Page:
Figure 2. Diagram of an Adapter Plate
We already recognize that next-generation lithography tools (EUV) will have high power demand, but the average load is not readily apparent. To define realistic facility system demand criteria, we need data derived from the time-weighted averages of tool loads at idle, operating and peak. To help the member companies better understand the true demands of these 450 mm tools, G450C is planning to install measuring devices on the critical 450 mm tools to record idle, peak and average flow rates. These accurate baseline measurements will allow member companies to optimally size HVM facilities with reasonable and intended contingency.
Evolving eco-friendly mandates call for innovations that reduce energy and water consumption, and minimize generation of waste throughout the facility life cycle. It's no longer just a matter of complying with minimal EPA requirements and then going further only when there is a return on investment. Companies are now responding to public expectations and recognizing their responsibility as good corporate neighbors.
Using water as a case in point, during the 200 mm to 300 mm transition, the amount of UPW consumed per wafer pass in the batch wet tools remained relatively constant due to a simultaneous decrease in wafer pitch in the wet sink carriers. This opportunity to pack more wafers closer together in the batch wet tools as we transition from 300 mm to 450 mm does not exist. Therefore, it is likely that the UPW consumption of a batch wet tool will scale with the wafer surface area (225 percent). It is also expected that as we transition to 450 mm, more wet process steps will move from these batch tools to single wafer systems. This will result in an additional increase in water usage, since UPW consumption (per wafer pass) for single wafer tools is higher than their batch counterparts.
The yield benefits of single spray are compelling, but the related water requirements for newer 450 mm factories will likely overwhelm existing municipal infrastructure or cause a public outcry that has the potential to further complicate permitting and customary incentives. Since only a portion of the water intake is actually consumed (˜20 percent), a pragmatic solution is to reuse/recycle. In water-constrained areas of the world, we've already achieved reuse/recycle rates exceeding 80 percent. The challenge is to develop water treatment systems that are cost-effective and that do not introduce unreasonable risk into the manufacturing process. Without a viable path forward on water use reduction, device manufacturers will not only significantly limit future facility location options, but they may also constrain expansion at many current locations as water demand exceeds availability.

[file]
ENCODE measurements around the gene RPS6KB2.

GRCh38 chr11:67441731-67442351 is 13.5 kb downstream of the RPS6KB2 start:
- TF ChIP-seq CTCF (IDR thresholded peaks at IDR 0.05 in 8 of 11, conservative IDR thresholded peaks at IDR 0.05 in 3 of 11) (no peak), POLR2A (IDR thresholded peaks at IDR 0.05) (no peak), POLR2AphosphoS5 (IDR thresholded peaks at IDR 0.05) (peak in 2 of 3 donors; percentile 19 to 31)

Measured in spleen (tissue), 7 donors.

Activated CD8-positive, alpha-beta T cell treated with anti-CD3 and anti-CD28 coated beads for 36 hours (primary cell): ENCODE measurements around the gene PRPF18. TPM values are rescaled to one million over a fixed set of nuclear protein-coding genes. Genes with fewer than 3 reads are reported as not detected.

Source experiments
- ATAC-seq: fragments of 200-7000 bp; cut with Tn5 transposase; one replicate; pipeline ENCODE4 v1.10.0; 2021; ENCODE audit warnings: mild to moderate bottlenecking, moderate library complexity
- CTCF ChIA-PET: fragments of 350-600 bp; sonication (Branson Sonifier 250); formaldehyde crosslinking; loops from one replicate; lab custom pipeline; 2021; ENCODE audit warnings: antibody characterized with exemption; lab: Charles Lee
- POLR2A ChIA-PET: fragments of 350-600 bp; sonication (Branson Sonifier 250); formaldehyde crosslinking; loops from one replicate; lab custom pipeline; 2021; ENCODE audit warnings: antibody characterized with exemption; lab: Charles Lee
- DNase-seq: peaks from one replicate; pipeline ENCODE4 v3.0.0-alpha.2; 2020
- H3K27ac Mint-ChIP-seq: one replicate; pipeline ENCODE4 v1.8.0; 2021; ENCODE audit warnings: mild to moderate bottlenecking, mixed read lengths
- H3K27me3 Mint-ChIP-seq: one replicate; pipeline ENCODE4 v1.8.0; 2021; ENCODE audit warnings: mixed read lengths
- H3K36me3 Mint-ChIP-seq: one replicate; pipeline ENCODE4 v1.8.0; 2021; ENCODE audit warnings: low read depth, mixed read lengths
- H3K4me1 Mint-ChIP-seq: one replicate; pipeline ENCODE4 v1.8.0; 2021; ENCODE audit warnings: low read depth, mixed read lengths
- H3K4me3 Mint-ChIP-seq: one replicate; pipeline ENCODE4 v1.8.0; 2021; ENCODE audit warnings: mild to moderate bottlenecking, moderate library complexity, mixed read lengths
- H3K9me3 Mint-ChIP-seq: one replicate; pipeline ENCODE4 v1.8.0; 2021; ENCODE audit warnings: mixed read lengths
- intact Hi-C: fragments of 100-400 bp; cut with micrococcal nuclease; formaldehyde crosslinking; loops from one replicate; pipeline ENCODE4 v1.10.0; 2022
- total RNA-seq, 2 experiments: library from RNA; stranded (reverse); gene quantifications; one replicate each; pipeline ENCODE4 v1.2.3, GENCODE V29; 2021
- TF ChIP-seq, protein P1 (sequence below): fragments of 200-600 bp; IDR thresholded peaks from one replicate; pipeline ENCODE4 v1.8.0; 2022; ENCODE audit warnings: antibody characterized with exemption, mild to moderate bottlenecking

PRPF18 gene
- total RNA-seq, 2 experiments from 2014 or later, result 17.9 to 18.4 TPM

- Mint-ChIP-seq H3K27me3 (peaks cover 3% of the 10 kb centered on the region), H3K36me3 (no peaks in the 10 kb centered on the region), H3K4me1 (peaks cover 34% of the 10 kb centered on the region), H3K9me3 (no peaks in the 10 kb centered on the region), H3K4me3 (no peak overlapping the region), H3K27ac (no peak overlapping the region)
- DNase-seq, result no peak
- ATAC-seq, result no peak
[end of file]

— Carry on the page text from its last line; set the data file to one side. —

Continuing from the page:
Figure 3. Wafer Clean
For construction professionals, 450 mm facilities will bring new challenges related to project logistics. Time-to-market schedules that compress ever-more complex construction activities on a relatively small footprint require extensive space management, crane management, ingress/egress planning and layout area ingenuity. A compounding challenge is that emerging facility capacities will drive pipe/duct sizes exceeding traditional transport configurations, requiring transport of smaller component sections that must be assembled on-site by specialized contractors. Traditional construction techniques will exceed local trade availability and reasonable body per square foot stacking. The ideal solution is to move more fabrication to offsite locations.